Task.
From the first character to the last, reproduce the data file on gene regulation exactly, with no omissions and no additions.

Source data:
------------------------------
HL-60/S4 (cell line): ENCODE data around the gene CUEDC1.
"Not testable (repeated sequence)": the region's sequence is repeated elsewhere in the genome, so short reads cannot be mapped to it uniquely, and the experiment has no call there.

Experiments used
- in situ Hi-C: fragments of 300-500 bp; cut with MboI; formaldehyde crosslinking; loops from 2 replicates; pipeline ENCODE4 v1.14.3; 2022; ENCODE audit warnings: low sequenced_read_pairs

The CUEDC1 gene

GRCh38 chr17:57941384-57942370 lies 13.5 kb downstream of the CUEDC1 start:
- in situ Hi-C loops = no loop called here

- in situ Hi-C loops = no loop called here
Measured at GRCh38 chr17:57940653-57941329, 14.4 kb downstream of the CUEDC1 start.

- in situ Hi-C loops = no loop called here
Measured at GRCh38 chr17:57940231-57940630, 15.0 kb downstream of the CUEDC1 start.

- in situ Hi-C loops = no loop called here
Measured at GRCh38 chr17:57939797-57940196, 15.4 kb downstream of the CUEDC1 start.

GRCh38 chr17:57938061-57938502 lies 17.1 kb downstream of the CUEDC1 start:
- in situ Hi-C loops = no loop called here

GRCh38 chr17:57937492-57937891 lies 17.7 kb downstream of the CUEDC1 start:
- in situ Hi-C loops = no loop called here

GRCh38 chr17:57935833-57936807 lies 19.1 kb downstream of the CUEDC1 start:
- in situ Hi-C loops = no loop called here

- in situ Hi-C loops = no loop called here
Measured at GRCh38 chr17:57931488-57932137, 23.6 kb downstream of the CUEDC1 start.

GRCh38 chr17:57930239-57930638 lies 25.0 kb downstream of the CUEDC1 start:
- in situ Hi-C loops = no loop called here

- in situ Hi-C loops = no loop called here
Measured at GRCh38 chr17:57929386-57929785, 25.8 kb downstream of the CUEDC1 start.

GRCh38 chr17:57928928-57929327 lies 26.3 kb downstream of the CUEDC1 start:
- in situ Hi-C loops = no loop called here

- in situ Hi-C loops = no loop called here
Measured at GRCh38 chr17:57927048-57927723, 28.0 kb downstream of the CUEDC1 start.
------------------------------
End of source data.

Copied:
HL-60/S4 (cell line): ENCODE data around the gene CUEDC1.
"Not testable (repeated sequence)": the region's sequence is repeated elsewhere in the genome, so short reads cannot be mapped to it uniquely, and the experiment has no call there.

Experiments used
- in situ Hi-C: fragments of 300-500 bp; cut with MboI; formaldehyde crosslinking; loops from 2 replicates; pipeline ENCODE4 v1.14.3; 2022; ENCODE audit warnings: low sequenced_read_pairs

The CUEDC1 gene

GRCh38 chr17:57941384-57942370 lies 13.5 kb downstream of the CUEDC1 start:
- in situ Hi-C loops = no loop called here

- in situ Hi-C loops = no loop called here
Measured at GRCh38 chr17:57940653-57941329, 14.4 kb downstream of the CUEDC1 start.

- in situ Hi-C loops = no loop called here
Measured at GRCh38 chr17:57940231-57940630, 15.0 kb downstream of the CUEDC1 start.

- in situ Hi-C loops = no loop called here
Measured at GRCh38 chr17:57939797-57940196, 15.4 kb downstream of the CUEDC1 start.

GRCh38 chr17:57938061-57938502 lies 17.1 kb downstream of the CUEDC1 start:
- in situ Hi-C loops = no loop called here

GRCh38 chr17:57937492-57937891 lies 17.7 kb downstream of the CUEDC1 start:
- in situ Hi-C loops = no loop called here

GRCh38 chr17:57935833-57936807 lies 19.1 kb downstream of the CUEDC1 start:
- in situ Hi-C loops = no loop called here

- in situ Hi-C loops = no loop called here
Measured at GRCh38 chr17:57931488-57932137, 23.6 kb downstream of the CUEDC1 start.

GRCh38 chr17:57930239-57930638 lies 25.0 kb downstream of the CUEDC1 start:
- in situ Hi-C loops = no loop called here

- in situ Hi-C loops = no loop called here
Measured at GRCh38 chr17:57929386-57929785, 25.8 kb downstream of the CUEDC1 start.

GRCh38 chr17:57928928-57929327 lies 26.3 kb downstream of the CUEDC1 start:
- in situ Hi-C loops = no loop called here

- in situ Hi-C loops = no loop called here
Measured at GRCh38 chr17:57927048-57927723, 28.0 kb downstream of the CUEDC1 start.